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THE INSIDE TRACK | MORNING BRIEFING

McGwire Proves to Be Something of a Late Boomer

May 21, 2000|MAL FLORENCE

Bernie Miklasz of the St. Louis Post-Dispatch on Mark McGwire, who hit three home runs Thursday to lift his lifetime total to 539:

"McGwire turns 37 on Oct. 1. He needs 217 to pass [Hank] Aaron. Yes, McGwire is getting older, but consider this: [Babe] Ruth didn't hit No. 600 until age 37. Ruth didn't hit No. 700 until age 39. Aaron didn't conquer the 600 barrier until age 38. Aaron was 40 when he hammered No. 715 to topple Ruth.

"In terms of age and production, McGwire is right on course. If anything, McGwire gets an edge because he's in his prime now, having his best years. In their late 30s, Ruth and Aaron were already in decline."

Trivia time: Hack Wilson, a right-handed hitter, holds the major league record for runs batted in in a season with 191 in 1930. Who has the record for RBIs by a left-handed hitter?

No choice: Steve Rosenbloom in the Chicago Tribune:

"Wise up, folks. Unless you take out beer altogether, there is no way to prevent incidents at Wrigley Field.

"And if you do take out beer altogether, there is no reason to be at Wrigley Field."

Outgrowing the parks: Gil LeBreton in the Fort Worth Star-Telegram:

"Quaint and cozy are admirable features for a ballpark to have. But hitters today are bigger, stronger and fueled by all sorts of natural [and unnatural] herbs and spices.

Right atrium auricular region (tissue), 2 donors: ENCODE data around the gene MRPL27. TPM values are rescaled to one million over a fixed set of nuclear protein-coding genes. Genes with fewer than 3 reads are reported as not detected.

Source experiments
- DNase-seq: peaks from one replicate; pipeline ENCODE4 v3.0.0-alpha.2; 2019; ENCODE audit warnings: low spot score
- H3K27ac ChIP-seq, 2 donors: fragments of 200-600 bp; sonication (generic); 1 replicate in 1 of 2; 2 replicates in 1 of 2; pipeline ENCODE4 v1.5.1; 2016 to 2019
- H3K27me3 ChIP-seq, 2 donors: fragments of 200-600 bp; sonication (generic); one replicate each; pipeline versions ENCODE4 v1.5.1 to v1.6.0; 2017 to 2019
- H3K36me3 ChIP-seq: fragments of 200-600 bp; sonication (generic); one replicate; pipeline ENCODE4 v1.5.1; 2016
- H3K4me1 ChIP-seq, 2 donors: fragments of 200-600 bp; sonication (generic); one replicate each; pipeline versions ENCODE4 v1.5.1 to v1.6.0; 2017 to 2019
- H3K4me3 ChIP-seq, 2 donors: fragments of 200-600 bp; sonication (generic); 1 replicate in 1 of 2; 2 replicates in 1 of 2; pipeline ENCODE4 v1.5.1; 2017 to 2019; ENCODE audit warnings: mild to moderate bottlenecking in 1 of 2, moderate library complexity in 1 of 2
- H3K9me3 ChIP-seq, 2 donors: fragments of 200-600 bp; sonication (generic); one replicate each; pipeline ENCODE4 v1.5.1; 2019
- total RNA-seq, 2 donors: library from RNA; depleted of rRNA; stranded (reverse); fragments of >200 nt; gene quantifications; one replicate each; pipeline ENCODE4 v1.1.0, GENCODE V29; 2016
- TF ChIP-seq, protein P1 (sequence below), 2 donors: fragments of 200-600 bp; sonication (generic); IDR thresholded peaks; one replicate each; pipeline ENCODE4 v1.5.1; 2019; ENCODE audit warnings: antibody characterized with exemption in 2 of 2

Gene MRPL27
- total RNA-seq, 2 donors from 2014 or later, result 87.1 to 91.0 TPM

"They can't fit in places like Enron Field and Pac Bell Park anymore."

Go figure: Gene Collier in the Pittsburgh Post-Gazette:

"Come January 2001, the salary of the president of the United States will double to $400,000, which means that finally, the person with arguably the most important job in the world will earn roughly what the Pirates pay Keith Osik to catch as infrequently as possible."

Faint praise: French tennis player Nathalie Tauziat is grudgingly complimentary of Venus and Serena Williams in her new book, writing:

"Luckily, the Williamses are not [yet] great technically. If they were, they would be unplayable."

Looking back: On this date in 1952, the Brooklyn Dodgers scored a major league-record 15 first-inning runs and went on to defeat the Cincinnati Reds at Ebbets Field, 19-1.

Trivia answer: Lou Gehrig, with 184 in 1931.

And finally: Leonard Shapiro in the Washington Post:

"The Golf Course Superintendents of America recently asked their membership to identify players among the top 20 in the world who exhibit the best on-course sportsmanship.

"Phil Mickelson was the runaway winner with 18% of the vote. Tiger Woods and his friend and neighbor, Mark O'Meara, each got 10%, followed by Davis Love, 9%, and Fred Couples, 7%."

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